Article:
Mumbai: The pressure of defaults in the commercial vehicle (CV) loans that originated in 2011 and earlier is easing, but those disbursed in 2012 are witnessing more delinquencies, says a report by India Ratings.
"The pressure of delinquencies in commercial vehicle loans rated by India Ratings (2011 and earlier) is showing signs of easing," the report said.
However, the situation is quite different for CV loans originating in 2012 as they continue to see rise in delinquencies and show no signs of abating, it said.
About CV loans given in 2011, the rating agency said the defaults have not increased in the last 12 months and have stabilised at 2.15 per cent of the total disbursals.
"This can be attributed to the loan servicing efforts of non-banking finance companies (NBFCs) who have so far been partially successful in stemming delinquencies in their portfolio."
Since being disbursed, such loans (2011) have been repaid on an average of almost 63 per cent of the amount despite a slowdown in the economy, the rating agency noted.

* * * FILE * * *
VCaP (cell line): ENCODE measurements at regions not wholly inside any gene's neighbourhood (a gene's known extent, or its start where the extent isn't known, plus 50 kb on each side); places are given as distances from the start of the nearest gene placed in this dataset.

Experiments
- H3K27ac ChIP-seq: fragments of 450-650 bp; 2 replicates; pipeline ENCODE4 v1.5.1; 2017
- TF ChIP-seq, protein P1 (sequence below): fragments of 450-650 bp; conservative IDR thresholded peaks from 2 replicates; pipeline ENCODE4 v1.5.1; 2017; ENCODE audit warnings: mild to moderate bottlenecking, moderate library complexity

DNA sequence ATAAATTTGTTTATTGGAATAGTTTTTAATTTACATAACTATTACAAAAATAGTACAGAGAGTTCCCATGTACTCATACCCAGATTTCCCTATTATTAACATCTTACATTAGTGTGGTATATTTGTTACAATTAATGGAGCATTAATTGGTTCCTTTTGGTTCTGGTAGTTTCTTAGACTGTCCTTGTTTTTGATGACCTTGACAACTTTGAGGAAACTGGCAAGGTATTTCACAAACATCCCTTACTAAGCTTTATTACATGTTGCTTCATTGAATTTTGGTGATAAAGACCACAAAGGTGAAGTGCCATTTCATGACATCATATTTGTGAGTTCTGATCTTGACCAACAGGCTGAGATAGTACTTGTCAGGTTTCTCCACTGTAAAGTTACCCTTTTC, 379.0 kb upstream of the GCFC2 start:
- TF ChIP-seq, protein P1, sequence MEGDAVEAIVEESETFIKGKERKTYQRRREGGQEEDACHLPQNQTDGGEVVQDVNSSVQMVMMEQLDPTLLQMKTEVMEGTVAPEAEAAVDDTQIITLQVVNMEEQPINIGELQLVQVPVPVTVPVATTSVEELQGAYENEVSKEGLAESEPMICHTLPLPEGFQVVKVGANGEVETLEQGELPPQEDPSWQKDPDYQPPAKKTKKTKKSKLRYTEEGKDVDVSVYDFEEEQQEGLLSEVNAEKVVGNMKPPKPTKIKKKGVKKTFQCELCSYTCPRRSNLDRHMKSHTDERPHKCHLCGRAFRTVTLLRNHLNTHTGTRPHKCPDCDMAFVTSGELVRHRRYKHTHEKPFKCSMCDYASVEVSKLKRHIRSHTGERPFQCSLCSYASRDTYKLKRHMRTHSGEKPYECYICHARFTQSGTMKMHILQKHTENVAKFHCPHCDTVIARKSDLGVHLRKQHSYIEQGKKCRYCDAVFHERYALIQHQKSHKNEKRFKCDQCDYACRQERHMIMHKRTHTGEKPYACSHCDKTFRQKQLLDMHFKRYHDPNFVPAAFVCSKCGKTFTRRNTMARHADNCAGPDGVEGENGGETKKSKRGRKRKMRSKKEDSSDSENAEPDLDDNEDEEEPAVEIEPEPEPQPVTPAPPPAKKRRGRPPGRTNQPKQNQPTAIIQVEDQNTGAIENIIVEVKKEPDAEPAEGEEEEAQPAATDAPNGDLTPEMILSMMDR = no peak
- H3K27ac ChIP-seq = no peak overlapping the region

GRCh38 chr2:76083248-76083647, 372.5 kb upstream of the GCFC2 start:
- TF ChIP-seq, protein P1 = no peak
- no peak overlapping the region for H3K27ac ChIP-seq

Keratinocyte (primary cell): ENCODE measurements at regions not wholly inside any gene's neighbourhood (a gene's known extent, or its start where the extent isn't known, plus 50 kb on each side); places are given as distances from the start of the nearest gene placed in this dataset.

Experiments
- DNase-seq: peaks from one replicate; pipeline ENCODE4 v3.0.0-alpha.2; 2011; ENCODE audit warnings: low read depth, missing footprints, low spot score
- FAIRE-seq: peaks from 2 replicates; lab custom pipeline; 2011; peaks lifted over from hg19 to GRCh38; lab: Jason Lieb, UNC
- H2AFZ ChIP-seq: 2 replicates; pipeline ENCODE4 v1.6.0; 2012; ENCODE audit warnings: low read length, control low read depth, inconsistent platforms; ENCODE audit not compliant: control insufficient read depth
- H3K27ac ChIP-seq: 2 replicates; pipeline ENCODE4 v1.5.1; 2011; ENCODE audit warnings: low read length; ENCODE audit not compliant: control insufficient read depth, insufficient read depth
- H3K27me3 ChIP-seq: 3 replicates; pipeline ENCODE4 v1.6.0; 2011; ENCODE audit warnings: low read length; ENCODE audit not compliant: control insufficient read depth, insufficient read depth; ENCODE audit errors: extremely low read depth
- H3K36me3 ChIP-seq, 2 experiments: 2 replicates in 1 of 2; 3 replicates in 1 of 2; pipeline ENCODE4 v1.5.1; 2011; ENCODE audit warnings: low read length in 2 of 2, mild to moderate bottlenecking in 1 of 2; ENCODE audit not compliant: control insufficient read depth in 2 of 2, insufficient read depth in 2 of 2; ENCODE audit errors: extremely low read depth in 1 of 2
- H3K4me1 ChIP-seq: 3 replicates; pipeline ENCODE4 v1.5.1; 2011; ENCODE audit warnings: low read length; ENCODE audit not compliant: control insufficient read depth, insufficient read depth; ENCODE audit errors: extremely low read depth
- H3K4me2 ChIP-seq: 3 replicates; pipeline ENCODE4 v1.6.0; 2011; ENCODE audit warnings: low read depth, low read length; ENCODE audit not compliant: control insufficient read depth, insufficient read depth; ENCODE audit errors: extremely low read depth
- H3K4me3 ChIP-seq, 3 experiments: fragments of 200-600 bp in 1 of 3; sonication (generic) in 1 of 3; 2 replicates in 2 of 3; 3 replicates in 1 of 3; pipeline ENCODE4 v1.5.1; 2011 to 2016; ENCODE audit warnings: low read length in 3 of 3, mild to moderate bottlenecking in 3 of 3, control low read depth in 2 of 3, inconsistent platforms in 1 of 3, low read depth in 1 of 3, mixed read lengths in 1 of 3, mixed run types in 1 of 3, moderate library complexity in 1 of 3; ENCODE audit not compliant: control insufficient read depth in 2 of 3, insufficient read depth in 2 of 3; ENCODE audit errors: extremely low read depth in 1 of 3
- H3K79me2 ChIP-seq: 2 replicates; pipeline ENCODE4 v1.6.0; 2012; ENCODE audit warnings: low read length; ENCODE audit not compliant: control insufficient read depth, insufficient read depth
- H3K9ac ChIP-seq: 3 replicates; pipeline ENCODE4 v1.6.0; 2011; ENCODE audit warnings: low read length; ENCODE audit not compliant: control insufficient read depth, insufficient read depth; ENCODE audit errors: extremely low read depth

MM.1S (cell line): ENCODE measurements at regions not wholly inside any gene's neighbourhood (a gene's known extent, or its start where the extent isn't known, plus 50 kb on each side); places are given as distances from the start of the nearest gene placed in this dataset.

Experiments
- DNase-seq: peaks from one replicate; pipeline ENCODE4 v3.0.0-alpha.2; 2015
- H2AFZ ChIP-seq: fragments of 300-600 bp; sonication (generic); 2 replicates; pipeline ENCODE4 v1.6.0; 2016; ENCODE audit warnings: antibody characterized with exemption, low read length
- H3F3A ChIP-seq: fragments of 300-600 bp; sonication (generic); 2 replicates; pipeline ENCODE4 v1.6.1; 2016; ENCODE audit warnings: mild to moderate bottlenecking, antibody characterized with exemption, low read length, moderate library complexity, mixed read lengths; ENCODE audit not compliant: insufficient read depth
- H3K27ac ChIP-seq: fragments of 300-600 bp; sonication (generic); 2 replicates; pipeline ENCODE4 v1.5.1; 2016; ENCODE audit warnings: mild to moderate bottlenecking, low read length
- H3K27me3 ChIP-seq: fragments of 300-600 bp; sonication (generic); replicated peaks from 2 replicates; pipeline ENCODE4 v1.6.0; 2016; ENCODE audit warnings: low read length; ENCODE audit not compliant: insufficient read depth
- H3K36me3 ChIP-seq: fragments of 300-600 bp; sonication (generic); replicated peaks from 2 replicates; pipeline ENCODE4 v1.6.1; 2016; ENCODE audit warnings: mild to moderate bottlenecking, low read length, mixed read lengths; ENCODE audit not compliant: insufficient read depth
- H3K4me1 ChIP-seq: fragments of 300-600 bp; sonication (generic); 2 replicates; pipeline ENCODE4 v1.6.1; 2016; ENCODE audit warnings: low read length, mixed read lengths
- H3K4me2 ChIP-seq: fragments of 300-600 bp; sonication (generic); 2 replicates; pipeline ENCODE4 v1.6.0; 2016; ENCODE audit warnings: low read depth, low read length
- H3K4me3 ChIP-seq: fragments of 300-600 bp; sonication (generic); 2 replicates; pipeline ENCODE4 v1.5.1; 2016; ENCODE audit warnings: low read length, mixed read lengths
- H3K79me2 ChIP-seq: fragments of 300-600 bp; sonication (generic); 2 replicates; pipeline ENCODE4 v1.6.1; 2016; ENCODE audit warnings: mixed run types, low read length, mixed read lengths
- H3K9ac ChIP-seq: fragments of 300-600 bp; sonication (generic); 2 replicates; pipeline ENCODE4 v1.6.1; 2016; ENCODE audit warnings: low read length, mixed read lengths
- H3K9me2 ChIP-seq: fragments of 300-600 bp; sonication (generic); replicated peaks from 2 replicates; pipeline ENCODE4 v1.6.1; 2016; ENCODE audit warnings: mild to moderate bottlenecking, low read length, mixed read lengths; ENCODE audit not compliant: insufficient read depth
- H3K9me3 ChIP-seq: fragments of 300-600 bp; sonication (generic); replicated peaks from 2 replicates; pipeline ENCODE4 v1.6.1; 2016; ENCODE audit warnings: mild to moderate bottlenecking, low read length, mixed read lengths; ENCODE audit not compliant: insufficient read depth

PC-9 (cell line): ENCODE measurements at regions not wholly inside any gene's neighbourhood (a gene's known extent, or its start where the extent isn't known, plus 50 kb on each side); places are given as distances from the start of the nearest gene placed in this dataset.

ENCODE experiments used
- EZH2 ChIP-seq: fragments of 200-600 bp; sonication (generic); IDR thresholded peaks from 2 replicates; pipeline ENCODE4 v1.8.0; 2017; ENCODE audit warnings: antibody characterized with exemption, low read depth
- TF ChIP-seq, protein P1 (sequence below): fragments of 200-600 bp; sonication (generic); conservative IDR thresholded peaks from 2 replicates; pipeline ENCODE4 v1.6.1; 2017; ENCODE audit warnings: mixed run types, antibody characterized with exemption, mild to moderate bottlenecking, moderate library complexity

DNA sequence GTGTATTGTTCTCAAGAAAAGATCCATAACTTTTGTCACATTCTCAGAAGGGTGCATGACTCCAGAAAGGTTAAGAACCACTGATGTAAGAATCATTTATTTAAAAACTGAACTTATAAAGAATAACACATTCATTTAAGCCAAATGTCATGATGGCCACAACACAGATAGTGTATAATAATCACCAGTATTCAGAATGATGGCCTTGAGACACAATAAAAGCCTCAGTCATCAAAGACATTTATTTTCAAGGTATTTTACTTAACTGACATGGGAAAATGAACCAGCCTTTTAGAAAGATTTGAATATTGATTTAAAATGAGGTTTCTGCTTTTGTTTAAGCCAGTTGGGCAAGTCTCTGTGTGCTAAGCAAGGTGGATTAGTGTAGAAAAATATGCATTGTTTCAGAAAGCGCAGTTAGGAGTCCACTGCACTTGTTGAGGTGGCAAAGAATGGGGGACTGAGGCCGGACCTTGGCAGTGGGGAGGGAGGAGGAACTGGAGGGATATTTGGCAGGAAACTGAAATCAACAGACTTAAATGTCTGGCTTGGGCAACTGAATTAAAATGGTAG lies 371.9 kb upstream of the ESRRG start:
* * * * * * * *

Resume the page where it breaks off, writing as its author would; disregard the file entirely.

About CV loans given in 2012, it said, "these newer vintage of loans were originated in the middle of an economic situation characterised by sluggish road freight demand on account of continued moderation in industrial activity and compression in margins for truck operators due to higher diesel prices.
The firm said 3.38 percent of loans disbursed last year have not been repaid for more than 90 days. "This higher level of delinquencies at an earlier tenure of the loans is an indication of stress being faced by truck operators in repaying their monthly instalments."
The report further said the sluggish economic activity will continue to have negative impact on freight income of borrowers with implications of debt serviceability.
First Published: Friday, April 19, 2013, 20:30